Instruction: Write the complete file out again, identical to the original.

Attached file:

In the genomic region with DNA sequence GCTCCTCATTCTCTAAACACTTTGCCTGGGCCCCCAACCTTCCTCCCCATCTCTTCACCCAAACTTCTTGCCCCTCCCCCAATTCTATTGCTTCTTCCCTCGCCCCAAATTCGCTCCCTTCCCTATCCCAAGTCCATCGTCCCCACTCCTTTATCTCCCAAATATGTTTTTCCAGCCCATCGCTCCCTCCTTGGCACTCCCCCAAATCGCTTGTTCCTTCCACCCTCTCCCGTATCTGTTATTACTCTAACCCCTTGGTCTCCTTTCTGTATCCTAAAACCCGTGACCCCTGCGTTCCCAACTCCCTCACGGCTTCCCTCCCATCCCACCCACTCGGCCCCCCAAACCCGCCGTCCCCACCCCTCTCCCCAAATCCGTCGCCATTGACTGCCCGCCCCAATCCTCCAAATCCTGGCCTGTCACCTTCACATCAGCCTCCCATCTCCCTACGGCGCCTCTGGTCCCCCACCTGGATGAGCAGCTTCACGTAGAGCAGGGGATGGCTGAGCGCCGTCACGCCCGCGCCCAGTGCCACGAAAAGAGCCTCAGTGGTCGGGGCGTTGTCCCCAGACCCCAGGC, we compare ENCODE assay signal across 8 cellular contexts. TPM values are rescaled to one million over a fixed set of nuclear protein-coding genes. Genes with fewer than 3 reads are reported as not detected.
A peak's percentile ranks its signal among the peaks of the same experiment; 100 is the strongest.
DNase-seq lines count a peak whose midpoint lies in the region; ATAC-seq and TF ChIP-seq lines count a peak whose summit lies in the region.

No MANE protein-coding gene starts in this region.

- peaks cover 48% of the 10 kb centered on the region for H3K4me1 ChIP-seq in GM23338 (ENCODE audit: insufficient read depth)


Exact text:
In the genomic region with DNA sequence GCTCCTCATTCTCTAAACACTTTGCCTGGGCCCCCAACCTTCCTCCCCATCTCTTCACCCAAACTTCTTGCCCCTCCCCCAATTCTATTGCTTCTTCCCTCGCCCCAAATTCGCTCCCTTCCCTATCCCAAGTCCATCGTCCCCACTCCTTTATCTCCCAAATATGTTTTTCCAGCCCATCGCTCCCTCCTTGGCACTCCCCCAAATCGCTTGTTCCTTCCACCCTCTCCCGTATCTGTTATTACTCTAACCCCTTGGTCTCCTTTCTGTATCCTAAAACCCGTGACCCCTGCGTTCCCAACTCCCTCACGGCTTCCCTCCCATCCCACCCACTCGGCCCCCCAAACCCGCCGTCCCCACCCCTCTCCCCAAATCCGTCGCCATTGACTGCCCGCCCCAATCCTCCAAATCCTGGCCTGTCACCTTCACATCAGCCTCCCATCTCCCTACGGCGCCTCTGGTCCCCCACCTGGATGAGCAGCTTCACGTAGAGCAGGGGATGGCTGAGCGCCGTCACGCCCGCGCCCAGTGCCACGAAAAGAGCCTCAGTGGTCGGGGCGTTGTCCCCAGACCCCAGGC, we compare ENCODE assay signal across 8 cellular contexts. TPM values are rescaled to one million over a fixed set of nuclear protein-coding genes. Genes with fewer than 3 reads are reported as not detected.
A peak's percentile ranks its signal among the peaks of the same experiment; 100 is the strongest.
DNase-seq lines count a peak whose midpoint lies in the region; ATAC-seq and TF ChIP-seq lines count a peak whose summit lies in the region.

No MANE protein-coding gene starts in this region.

- peaks cover 48% of the 10 kb centered on the region for H3K4me1 ChIP-seq in GM23338 (ENCODE audit: insufficient read depth)